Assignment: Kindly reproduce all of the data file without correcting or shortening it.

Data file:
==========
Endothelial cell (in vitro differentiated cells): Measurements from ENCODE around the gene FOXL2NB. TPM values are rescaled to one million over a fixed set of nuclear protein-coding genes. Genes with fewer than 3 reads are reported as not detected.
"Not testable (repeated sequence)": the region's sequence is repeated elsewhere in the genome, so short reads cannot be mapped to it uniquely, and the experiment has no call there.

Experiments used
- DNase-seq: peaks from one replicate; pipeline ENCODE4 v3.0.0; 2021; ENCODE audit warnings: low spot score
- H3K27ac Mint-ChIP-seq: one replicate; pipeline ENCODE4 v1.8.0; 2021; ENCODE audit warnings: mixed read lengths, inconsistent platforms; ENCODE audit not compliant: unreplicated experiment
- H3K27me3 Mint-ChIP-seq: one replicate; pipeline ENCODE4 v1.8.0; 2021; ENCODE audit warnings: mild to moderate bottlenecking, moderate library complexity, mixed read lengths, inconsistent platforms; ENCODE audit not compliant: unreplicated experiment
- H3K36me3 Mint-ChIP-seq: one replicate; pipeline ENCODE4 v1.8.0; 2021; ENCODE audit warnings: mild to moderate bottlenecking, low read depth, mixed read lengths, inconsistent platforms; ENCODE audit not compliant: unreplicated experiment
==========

Endothelial cell (in vitro differentiated cells): Measurements from ENCODE around the gene FOXL2NB. TPM values are rescaled to one million over a fixed set of nuclear protein-coding genes. Genes with fewer than 3 reads are reported as not detected.
"Not testable (repeated sequence)": the region's sequence is repeated elsewhere in the genome, so short reads cannot be mapped to it uniquely, and the experiment has no call there.

Experiments used
- DNase-seq: peaks from one replicate; pipeline ENCODE4 v3.0.0; 2021; ENCODE audit warnings: low spot score
- H3K27ac Mint-ChIP-seq: one replicate; pipeline ENCODE4 v1.8.0; 2021; ENCODE audit warnings: mixed read lengths, inconsistent platforms; ENCODE audit not compliant: unreplicated experiment
- H3K27me3 Mint-ChIP-seq: one replicate; pipeline ENCODE4 v1.8.0; 2021; ENCODE audit warnings: mild to moderate bottlenecking, moderate library complexity, mixed read lengths, inconsistent platforms; ENCODE audit not compliant: unreplicated experiment
- H3K36me3 Mint-ChIP-seq: one replicate; pipeline ENCODE4 v1.8.0; 2021; ENCODE audit warnings: mild to moderate bottlenecking, low read depth, mixed read lengths, inconsistent platforms; ENCODE audit not compliant: unreplicated experiment